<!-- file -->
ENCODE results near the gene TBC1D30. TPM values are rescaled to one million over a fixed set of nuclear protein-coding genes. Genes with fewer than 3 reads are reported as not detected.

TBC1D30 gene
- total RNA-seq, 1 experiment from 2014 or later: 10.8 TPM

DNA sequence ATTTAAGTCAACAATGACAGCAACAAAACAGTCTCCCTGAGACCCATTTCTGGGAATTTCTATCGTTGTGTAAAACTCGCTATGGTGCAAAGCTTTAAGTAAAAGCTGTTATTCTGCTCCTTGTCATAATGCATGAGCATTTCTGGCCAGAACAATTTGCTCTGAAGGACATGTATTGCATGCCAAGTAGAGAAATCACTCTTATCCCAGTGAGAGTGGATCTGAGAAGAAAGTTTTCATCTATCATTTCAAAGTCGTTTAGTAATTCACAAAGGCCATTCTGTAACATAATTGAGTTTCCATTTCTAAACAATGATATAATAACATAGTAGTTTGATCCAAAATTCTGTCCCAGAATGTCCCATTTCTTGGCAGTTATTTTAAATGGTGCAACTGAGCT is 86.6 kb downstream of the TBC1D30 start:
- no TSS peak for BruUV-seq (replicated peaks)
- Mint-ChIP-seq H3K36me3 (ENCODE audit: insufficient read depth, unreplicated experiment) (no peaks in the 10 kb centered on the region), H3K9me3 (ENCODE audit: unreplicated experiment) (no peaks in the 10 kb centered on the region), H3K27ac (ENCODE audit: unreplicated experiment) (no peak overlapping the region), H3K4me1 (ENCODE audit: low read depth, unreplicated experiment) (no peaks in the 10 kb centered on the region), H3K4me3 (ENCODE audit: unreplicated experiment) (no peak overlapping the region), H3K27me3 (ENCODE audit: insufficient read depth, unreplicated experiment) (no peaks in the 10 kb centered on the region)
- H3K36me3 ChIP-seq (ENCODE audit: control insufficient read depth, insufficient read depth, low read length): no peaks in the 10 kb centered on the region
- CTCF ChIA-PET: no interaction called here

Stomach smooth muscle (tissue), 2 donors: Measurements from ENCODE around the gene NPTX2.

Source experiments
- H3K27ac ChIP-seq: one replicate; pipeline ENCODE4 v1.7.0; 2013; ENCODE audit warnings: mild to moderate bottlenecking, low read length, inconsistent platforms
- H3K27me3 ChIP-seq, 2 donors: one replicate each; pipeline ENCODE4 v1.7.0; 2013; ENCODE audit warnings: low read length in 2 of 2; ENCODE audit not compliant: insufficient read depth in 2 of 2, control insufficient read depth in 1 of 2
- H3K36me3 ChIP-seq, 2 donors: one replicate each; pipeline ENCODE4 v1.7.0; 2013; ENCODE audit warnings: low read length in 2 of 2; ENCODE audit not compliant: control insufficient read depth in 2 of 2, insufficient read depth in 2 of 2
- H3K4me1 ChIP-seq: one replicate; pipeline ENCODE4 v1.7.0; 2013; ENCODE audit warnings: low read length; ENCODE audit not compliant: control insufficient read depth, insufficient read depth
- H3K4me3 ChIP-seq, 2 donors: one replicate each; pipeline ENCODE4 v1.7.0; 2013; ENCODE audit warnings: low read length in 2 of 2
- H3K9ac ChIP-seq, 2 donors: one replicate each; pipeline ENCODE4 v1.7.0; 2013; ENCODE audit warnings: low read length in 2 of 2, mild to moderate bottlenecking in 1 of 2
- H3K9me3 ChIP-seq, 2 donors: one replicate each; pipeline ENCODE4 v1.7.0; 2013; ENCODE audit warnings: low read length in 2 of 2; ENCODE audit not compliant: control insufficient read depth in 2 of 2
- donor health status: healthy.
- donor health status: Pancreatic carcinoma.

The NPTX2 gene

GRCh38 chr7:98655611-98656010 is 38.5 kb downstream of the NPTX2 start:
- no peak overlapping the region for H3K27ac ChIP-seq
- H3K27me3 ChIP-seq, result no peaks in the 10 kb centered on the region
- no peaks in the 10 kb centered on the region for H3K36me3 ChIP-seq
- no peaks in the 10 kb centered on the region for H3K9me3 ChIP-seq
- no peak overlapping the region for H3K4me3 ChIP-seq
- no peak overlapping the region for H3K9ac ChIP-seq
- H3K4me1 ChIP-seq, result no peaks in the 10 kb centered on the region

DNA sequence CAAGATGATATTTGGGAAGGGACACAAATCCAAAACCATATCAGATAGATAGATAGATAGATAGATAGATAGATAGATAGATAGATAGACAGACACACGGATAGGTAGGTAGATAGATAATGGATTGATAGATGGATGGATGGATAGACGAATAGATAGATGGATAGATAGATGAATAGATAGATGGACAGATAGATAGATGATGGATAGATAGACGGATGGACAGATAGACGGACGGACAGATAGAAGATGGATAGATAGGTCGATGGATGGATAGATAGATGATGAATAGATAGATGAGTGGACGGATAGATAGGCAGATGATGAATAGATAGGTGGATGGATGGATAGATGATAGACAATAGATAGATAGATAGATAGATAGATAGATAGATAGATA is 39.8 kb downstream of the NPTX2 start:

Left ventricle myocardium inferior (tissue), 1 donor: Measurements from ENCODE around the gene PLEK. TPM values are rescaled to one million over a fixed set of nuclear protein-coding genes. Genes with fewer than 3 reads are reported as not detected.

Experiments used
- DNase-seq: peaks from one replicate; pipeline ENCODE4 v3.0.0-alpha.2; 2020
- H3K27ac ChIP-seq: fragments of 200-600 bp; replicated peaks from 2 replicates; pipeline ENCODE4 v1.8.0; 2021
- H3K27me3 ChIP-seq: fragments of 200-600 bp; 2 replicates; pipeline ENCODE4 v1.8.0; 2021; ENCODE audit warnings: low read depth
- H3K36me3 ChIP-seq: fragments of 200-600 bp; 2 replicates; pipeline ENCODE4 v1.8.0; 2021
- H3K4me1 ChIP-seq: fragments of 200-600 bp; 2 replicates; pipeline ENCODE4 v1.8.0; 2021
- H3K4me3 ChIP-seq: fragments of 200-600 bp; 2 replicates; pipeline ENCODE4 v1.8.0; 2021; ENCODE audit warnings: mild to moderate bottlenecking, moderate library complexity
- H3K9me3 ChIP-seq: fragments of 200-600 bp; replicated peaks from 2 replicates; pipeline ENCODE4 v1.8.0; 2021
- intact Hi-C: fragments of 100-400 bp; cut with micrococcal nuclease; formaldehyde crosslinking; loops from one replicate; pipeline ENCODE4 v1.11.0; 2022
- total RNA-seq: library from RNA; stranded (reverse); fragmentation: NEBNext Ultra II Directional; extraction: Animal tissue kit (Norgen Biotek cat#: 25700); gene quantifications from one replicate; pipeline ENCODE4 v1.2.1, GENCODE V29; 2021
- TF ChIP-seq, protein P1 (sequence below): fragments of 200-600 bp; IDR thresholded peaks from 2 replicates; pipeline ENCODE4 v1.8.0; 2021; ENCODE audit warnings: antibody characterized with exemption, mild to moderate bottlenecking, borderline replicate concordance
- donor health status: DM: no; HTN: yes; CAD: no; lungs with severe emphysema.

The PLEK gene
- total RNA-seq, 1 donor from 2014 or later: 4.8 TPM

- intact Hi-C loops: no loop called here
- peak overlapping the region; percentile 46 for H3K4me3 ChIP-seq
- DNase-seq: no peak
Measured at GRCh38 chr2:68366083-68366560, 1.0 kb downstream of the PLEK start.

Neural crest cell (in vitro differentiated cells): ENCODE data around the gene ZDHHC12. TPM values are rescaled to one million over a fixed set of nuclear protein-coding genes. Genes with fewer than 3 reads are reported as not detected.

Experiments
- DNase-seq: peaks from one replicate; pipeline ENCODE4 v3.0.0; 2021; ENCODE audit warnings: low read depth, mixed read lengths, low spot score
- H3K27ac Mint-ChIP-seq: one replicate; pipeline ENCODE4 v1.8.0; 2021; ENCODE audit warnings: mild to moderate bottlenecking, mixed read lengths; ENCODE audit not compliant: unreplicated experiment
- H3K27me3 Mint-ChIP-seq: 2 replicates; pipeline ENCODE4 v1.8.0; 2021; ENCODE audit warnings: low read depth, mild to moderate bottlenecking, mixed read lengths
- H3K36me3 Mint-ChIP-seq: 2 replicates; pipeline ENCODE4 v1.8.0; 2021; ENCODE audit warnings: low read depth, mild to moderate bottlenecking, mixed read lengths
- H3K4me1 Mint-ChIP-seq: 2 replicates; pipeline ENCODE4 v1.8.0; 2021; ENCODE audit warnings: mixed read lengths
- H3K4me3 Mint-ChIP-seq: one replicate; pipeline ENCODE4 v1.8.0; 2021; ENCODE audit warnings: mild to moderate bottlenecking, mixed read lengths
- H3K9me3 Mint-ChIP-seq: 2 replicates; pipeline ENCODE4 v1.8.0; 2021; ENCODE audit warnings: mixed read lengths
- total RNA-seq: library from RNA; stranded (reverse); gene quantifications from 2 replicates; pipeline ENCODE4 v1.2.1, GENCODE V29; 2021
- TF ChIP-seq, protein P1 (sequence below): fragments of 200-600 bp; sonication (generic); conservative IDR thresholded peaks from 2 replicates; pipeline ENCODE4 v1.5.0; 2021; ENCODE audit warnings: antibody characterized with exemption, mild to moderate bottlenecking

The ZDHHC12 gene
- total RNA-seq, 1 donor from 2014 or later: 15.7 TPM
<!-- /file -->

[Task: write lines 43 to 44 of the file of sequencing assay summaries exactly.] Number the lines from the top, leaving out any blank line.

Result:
The PLEK gene
- total RNA-seq, 1 donor from 2014 or later: 4.8 TPM